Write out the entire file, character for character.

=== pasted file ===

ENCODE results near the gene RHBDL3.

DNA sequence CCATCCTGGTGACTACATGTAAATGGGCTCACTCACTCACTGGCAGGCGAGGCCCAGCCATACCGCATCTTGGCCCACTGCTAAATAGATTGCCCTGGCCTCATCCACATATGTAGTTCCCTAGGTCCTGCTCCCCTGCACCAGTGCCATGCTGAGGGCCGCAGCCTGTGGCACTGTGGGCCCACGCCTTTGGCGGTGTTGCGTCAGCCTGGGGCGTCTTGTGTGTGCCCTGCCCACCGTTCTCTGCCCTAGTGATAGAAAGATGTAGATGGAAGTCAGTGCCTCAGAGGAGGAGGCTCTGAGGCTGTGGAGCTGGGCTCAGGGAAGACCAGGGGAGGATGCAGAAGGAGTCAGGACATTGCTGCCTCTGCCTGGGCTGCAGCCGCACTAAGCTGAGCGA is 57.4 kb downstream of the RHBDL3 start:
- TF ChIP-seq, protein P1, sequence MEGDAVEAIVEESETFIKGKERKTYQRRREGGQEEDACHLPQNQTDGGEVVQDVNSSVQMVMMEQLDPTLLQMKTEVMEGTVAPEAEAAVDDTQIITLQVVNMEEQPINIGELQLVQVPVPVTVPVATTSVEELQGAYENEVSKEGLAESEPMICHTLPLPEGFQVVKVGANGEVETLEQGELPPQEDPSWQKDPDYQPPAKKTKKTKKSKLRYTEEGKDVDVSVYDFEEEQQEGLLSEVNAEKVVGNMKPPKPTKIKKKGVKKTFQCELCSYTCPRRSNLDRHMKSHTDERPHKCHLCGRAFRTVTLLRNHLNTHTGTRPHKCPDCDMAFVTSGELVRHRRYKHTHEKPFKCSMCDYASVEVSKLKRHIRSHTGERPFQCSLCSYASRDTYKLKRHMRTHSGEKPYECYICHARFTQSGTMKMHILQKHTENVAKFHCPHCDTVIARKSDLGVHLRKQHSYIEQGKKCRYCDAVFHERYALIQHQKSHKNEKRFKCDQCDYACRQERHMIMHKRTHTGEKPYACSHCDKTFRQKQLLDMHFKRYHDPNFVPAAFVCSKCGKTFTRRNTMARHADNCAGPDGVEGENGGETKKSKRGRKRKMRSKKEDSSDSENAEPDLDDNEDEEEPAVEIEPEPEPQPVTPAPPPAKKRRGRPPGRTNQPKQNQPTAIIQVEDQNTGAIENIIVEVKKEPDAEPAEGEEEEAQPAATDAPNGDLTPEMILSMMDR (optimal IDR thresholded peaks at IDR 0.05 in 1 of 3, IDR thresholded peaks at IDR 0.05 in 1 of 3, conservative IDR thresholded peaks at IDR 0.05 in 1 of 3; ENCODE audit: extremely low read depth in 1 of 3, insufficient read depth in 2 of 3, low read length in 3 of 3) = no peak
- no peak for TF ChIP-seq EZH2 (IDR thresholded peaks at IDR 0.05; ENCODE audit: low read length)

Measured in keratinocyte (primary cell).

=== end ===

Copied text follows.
ENCODE results near the gene RHBDL3.

DNA sequence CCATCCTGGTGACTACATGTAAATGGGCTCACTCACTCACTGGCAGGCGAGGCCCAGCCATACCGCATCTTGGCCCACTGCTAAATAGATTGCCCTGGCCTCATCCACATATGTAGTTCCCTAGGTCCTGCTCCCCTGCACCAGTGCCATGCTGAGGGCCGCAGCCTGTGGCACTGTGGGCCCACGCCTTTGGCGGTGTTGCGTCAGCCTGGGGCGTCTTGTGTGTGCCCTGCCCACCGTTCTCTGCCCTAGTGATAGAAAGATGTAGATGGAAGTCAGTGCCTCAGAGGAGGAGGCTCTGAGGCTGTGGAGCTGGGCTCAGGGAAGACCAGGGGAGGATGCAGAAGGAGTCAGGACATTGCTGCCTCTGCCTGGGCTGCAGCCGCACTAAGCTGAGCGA is 57.4 kb downstream of the RHBDL3 start:
- TF ChIP-seq, protein P1, sequence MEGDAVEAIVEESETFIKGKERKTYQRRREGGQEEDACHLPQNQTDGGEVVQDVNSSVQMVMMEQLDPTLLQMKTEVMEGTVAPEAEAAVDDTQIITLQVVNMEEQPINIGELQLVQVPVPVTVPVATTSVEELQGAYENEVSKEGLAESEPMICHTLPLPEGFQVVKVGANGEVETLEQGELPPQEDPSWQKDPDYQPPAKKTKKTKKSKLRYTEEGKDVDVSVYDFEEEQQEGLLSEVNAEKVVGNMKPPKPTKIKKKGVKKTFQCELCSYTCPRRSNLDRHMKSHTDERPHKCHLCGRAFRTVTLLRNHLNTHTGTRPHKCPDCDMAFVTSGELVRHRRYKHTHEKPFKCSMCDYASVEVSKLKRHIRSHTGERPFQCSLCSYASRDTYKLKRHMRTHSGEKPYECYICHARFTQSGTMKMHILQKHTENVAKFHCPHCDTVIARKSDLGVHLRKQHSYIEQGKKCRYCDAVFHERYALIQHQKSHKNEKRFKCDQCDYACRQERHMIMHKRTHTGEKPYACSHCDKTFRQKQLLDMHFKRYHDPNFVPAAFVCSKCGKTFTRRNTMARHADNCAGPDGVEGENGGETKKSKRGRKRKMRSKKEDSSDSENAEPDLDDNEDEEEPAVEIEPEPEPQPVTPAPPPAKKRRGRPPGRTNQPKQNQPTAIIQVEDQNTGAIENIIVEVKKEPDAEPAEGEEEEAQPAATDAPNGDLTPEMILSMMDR (optimal IDR thresholded peaks at IDR 0.05 in 1 of 3, IDR thresholded peaks at IDR 0.05 in 1 of 3, conservative IDR thresholded peaks at IDR 0.05 in 1 of 3; ENCODE audit: extremely low read depth in 1 of 3, insufficient read depth in 2 of 3, low read length in 3 of 3) = no peak
- no peak for TF ChIP-seq EZH2 (IDR thresholded peaks at IDR 0.05; ENCODE audit: low read length)

Measured in keratinocyte (primary cell).